It takes him two years to do it. Only eight men from the 1997 roster are left on 1999 roster. Guys like Issac Bruce, Kevin Carter, DeMarco Farr, and Todd Lyght are a few of the survivors. The 1999 Rams are voted the greatest turn-around story in NFL history by a distinguished panel of experts at NFL films. The turn around only lasts four years (1999-2003) but during this period we are The Greatest Show on Turf. This epoch could have been better, but we screwed up and forced Vermeil into a retirement that only lasted a few months.
These history lessons all demonstrate that there is a clear-cut path to pay-dirt. There is a well established, proven methodology for turning a team around. It has been used by most the of great coaches who triggered great turn arounds. Vince Lombardi didn't exactly flush the toilet, but he ran lethal force practices. He just had more survivors and champions on the roster than he thought he did when he started.
To the best of my knowledge, Bill Walsh is the only guy ever to turn around a team without flushing the toilet. According to rumor, he did not crush the souls of the weak in training camp. He focused on teaching & preaching precision execution. He had many of the same bums he started with on the team when he won SB16 with the 1981 49ers. Don't follow the Walsh model, as compelling as it might be. Walsh is the exception, not the rule. Follow the rule, not the exception.
College or Pro, the story is fundamentally the same. You have to get rid of the posers. You have to get rid of the fashion models who like to look good in the uniform. You have to weed out the guys like Barry Foster, who once said that he liked football but would never play for free. You have to get rid of the JaMarcus Russell types, who collect their $39 million and lie down on the job.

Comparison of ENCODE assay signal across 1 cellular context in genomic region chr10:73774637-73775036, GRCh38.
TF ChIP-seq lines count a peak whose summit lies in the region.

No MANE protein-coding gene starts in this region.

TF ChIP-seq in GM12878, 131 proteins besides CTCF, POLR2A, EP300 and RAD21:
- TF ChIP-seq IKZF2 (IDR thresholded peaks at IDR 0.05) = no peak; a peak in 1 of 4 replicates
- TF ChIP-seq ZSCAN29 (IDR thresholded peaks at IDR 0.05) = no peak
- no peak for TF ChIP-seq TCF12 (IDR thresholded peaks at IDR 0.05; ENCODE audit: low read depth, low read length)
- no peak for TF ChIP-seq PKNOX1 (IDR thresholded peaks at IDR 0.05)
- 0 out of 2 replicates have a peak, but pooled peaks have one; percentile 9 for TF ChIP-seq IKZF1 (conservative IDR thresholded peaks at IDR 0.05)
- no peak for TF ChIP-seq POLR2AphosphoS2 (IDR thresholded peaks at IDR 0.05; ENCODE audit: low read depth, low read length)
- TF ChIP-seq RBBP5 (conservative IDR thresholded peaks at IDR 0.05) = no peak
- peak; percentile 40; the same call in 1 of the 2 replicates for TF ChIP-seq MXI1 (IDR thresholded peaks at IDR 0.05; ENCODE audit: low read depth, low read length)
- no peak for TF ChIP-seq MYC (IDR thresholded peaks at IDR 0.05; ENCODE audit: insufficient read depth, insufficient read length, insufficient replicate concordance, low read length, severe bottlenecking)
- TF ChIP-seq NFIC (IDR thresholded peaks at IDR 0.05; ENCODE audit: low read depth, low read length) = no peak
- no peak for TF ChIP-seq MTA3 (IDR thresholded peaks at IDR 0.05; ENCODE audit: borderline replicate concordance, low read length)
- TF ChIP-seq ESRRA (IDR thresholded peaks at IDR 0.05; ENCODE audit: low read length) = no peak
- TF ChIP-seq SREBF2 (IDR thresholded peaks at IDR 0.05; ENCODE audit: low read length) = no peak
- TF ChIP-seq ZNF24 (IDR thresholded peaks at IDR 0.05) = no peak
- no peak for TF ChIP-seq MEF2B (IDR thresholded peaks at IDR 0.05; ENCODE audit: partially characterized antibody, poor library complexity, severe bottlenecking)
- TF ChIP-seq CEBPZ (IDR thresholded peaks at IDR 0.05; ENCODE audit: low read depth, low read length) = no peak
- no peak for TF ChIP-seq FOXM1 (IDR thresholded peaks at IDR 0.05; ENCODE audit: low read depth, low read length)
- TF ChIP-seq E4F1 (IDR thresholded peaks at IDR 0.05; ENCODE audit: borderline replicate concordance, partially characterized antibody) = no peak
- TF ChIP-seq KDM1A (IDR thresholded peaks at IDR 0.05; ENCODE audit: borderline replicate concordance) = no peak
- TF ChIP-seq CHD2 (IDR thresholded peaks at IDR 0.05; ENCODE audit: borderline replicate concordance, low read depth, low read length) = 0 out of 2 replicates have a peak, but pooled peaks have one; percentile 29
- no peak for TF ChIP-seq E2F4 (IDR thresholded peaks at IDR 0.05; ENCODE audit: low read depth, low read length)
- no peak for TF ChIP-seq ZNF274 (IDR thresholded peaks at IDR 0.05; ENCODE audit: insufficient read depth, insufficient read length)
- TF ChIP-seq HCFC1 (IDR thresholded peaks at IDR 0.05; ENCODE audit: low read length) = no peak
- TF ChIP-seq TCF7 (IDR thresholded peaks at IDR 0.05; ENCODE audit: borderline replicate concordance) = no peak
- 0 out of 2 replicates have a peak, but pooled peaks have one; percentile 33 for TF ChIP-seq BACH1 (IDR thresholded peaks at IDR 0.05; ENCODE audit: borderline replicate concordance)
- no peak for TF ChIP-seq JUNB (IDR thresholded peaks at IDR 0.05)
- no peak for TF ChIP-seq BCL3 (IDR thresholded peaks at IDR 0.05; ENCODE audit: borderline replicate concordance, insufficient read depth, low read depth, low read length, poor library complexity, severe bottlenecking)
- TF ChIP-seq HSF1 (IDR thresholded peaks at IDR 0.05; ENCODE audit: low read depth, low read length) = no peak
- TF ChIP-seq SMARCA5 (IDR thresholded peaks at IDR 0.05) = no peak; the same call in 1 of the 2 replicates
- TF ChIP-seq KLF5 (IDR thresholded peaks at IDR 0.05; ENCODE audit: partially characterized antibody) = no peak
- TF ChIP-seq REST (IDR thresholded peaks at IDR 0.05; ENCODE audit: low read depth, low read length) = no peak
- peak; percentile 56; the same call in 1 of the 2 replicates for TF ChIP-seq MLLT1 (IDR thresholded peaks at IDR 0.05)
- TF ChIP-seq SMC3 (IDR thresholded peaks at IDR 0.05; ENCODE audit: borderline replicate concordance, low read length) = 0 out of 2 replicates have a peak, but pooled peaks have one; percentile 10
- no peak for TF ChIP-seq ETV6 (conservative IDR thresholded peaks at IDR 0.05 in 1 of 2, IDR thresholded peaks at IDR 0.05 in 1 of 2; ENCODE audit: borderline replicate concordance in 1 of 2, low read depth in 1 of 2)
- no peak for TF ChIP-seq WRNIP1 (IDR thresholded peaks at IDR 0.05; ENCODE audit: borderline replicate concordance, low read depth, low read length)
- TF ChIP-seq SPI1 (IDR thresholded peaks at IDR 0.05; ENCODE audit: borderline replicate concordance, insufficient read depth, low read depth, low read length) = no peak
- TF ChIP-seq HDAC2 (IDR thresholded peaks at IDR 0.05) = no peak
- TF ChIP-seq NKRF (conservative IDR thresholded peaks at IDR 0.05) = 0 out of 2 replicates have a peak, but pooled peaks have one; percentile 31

Tim Kutsarits published a piece this morning in which he discussed the massive roster turnover the Rams have experienced since the end of 2008. With the Barron trade about to become final, there are only seven remaining starters from the 2008 squad: Three on offense, four on defense. If O.J. Atogwe does not return, that number will be six.
Kutsarits correctly points out that this is now Devaney & Spagnuolo's team. The Rams are no longer a Jay Zygmunt & Scott Linehan production. I totally agree with Tim's call for accountability on that point.
I would just like to point out that there is a method to this madness. The process has been excruciating at times. I have disagreed with the elimination of several guys swept away in the toilet-flush. I still don't know why we gave up on Brian Leonard and Adam Carriker. I hope we will settle with O.J. Atogwe.
Nevertheless, it is clear that the Rams are flushing the toilet. Devaney has purged most of the Zygmunt/Linehan picks, and the last of the classic Rams from the Vermeil era.
Only time will tell if these new men are better. We all hope so.
Last year, Spagnuolo ran some pretty tough practices. They were not as tough as the ones Vermeil ran. Spagnuolo did not order up a pair of three hour full-contact drills per day, the reports held that Ram practices were much tougher than they ever were under Linehan.
I hope the intensity will increase in 2010, we can finish the weed-out process, and then make some progress.